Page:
HAT stands for Hardware Attached on Top.
It's an optional set of hardware and software rules for add-on boards.
The guidelines, provided by the Raspberry Pi Foundation, illustrate how the extra 14 pins on the Model B+ can be used to improve the user experience by delivering a 'plug-and-play' capability.
HAT-compliant expansion boards will be recognised by the host Raspberry Pi's operating system. This means the board can be automatically configured, for instance by transparently installing the necessary drivers. A great solution for anyone with limited Linux experience.
In overview a HAT is a rectangular (65mm x 56mm) board which has four corner-positioned mounting holes that align with the Model B+ mounting holes.
Two GPIO pins, namely ID_SD and ID_SC, are reserved for an I2C compliant Electrically Erasable Programmable Read-Only Memory (EEPROM) chip. This EEPROM stores the board manufacturer's information, GPIO setup and a 'device-free' fragment - which describes the attached hardware and so enables Linux to load the required drivers.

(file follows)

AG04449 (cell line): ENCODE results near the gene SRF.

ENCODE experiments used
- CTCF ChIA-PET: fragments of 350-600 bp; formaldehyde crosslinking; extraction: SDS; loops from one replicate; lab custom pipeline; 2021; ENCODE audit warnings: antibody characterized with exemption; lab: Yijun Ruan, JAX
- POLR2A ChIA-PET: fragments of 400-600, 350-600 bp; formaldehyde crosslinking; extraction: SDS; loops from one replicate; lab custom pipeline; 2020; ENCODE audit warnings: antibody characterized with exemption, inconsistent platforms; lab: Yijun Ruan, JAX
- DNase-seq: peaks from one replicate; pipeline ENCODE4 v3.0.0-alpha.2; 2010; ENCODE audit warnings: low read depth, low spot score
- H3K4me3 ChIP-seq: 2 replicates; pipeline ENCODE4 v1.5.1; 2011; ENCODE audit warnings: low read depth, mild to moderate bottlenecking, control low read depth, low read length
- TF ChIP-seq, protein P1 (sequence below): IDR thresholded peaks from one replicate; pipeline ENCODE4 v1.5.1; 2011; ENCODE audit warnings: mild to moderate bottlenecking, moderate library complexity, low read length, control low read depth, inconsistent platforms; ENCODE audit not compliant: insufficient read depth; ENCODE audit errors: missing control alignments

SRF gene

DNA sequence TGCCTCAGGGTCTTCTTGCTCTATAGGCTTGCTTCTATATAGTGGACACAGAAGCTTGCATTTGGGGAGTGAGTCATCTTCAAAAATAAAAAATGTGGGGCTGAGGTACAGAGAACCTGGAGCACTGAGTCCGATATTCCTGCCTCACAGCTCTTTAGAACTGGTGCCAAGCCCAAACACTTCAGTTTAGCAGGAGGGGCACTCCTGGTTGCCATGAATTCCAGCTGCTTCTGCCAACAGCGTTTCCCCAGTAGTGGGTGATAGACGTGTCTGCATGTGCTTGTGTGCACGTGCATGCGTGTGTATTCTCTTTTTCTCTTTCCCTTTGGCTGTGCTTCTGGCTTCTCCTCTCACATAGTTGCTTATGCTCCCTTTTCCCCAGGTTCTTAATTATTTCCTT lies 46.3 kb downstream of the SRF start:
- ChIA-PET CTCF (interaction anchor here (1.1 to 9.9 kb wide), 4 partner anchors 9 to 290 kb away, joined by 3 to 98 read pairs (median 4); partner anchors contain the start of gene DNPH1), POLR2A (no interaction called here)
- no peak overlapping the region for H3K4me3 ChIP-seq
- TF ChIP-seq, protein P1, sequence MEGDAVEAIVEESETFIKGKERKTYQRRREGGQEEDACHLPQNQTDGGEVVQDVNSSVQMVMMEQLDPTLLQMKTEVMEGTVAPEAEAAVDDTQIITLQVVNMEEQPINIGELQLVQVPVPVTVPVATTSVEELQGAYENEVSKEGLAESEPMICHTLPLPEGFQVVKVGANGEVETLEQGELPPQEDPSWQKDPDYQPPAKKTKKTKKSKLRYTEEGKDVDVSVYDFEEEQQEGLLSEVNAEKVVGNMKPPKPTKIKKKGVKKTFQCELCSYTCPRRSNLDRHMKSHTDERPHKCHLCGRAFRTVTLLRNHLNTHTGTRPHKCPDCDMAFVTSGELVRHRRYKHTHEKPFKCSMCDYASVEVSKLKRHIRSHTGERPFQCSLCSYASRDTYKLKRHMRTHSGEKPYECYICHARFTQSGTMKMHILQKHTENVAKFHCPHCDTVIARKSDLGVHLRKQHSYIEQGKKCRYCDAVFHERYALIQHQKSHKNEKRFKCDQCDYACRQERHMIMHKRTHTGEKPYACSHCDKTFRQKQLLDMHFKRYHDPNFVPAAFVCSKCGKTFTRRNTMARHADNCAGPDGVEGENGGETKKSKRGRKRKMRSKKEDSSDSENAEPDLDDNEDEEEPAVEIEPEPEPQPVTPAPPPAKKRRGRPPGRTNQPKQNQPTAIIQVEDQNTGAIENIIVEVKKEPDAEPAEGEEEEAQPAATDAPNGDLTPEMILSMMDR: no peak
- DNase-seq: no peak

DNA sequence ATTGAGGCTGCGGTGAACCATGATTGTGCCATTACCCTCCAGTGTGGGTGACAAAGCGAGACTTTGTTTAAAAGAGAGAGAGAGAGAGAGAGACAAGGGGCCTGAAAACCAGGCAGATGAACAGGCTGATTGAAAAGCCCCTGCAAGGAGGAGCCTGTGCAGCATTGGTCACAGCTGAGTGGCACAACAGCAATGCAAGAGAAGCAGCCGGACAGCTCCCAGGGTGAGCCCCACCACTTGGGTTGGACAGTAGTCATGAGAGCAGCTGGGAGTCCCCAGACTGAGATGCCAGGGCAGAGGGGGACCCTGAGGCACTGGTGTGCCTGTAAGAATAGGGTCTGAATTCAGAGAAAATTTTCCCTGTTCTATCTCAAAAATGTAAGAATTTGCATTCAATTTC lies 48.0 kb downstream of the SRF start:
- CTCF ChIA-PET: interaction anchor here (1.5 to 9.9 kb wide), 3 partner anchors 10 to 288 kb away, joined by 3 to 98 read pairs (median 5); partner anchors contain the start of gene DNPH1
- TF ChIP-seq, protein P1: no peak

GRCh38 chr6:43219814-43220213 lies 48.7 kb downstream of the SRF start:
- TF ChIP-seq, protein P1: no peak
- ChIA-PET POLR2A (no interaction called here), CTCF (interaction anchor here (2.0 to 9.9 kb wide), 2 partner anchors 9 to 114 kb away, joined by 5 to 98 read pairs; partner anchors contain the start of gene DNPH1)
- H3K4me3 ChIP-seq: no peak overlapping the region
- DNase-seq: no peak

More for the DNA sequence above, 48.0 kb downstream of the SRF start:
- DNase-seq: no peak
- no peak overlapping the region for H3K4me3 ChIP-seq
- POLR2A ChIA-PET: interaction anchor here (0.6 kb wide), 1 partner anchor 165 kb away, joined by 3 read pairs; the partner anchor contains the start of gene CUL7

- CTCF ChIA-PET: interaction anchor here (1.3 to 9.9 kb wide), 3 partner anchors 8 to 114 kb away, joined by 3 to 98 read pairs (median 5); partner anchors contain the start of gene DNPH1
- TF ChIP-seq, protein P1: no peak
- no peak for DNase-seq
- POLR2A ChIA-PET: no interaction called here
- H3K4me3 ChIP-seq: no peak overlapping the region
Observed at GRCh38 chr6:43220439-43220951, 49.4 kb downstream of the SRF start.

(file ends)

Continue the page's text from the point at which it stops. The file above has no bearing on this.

As you'd expect the HAT specification is open source and available on GitHub. So anyone can design a HAT add-on boards for the Model B+.
While it's entirely optional, the Raspberry Pi Foundation is encouraging everyone to commit to the HAT standard and make life easier for Pi owners.
It's too early to know how successful the HATs initiative will be. Yet I'd be surprised if it wasn't embraced by the majority of bigger players in the Raspberry Pi add-ons and accessories marketplace.
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